Strike specter haunts noms

Empty

The writers strike was the elephant in Oscar's living room Tuesday, and nominees of all stripes found it hard to ignore.

The strike didn't so much cast a pall as pose this challenge: How might nominees balance their joy with concern about the now 80-day work stoppage that threatens to hamper Academy Award celebrations Feb. 24?

Sound mixer Peter Kurland acknowledged being emotionally conflicted about his nomination for contributions to "No Country for Old Men."

"I'm perfectly happy to gloat about being nominated," he said. "But it's hard trying not to be too exuberant because all these people are out of work. I hope the strike gets resolved quickly and soon."

Tony Gilroy — who attracted Oscar noms in the original screenplay and directing categories for "Michael Clayton" — said he still supports WGA leaders, the recently announced DGA's new contract notwithstanding.

Some have suggested writers should quickly embrace terms of the directors' pact as a template for their own agreement and end their three-month work stoppage. But Gilroy said he's happy to take his lead in the matter from WGA brass.

"What I know is that I'm not interested in a lot of outside opinions," he said. "I'm not interested in what the bloggers have to say about it. I'm interested in how the negotiating committee and the leadership of the writers guild and their attorneys feel about it. I'm tuning out a lot of the other noise."

The writer-director added that he was buoyed by the start of informal talks between WGA negotiators and studio reps. Those parties discussed Tuesday the prospect of getting more formal negotiations back on track (HR 1/21).

"It's good to see the conversation getting started again," Gilroy said.

Tamara Jenkins, nominated by the Academy of Motion Picture Arts and Sciences for her original screenplay for "The Savages," said she does feel the writers strike "weighs over" this year's Oscars.

"Not that it's making me depressed," she said. "But obviously there is a much bigger issue out there."

She hasn't formed an independent view on current contract issues, Jenkins added.

"Whatever the WGA leaders say, I follow," she said. "They've provided me with a lot of support and a lot of health insurance, and I'm a WGA member."

Meanwhile, barring a sudden end to the strike, WGA leadership must decide whether to extend a strike-rules waiver to the Oscar telecast. That would allow guild writers to participate in the production and eliminate any chance participating actors would face a picket line.

"My main concern is for us to get a fair deal, and the ceremony comes second," said Nancy Oliver, who drew an Oscar nom for her original screenplay for "Lars and the Real Girl."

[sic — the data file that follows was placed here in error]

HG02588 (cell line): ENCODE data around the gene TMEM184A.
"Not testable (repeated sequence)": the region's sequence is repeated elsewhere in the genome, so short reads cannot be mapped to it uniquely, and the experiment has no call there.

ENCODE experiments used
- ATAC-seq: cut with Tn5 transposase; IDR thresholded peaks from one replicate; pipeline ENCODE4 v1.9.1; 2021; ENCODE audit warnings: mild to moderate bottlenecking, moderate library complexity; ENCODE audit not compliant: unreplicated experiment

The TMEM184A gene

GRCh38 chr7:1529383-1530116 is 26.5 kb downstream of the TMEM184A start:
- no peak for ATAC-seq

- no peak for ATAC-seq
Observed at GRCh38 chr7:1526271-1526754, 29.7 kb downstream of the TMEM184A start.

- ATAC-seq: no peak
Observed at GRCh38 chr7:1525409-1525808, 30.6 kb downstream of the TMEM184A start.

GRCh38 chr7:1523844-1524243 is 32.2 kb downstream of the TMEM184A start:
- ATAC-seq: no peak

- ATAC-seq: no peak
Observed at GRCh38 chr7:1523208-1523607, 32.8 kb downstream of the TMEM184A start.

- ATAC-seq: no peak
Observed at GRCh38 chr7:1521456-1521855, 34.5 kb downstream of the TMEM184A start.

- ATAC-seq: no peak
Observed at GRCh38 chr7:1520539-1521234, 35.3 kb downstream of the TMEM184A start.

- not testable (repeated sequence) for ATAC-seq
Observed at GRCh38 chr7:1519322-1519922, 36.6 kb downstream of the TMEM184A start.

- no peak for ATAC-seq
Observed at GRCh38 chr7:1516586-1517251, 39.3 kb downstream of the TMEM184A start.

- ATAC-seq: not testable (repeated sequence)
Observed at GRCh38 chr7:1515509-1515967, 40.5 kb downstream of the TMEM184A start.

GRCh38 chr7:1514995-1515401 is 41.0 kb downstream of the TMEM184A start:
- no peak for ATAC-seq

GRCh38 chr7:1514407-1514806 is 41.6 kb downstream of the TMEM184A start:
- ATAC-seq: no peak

Ronald Harwood, who penned the Oscar-nominated script for "The Diving Bell and the Butterfly," declined to address the prospect of picketing at next month's Academy Awards, but he did have a prediction about the writers work stoppage.

"I don't know enough about the waiver decision not living in town," the London-based writer said. "But my prediction is that the strike will be finished before the Oscars. Once the directors made their settlement, I think it's become pretty much inevitable that the writers will settle. I'm talking about human nature."

Julian Schnabel, nominated in the directing category for "The Diving Bell and the Butterfly," shared the sense that the strike can be ended before the Oscars.

"I think they'll solve it by then," he said. "But the powers that be need to share the new technology reservoir with the writers."

Oscar producer Gil Cates — who also headed the DGA's negotiating committee during that guild's recent contract talks — was keeping a stiff upper lip about this year's added anxiety. Although little has been said officially, the WGA could picket the Academy Awards telecast, and SAG is encouraging actors to honor any picket line.

"The first year I did the show, the Berlin Wall came down," Cates said. "I remember we did the show when we went to war with Iraq, and we canceled the red carpet before it. We're always flexible and fluid, so we can take advantage of what's happening in the world.

"Obviously, it'll be a different show if the writers are on strike than if the writers are not on strike," he added. "We're prepared for both."

Borys Kit and Leslie Simmons contributed to this report.
comments powered by Disqus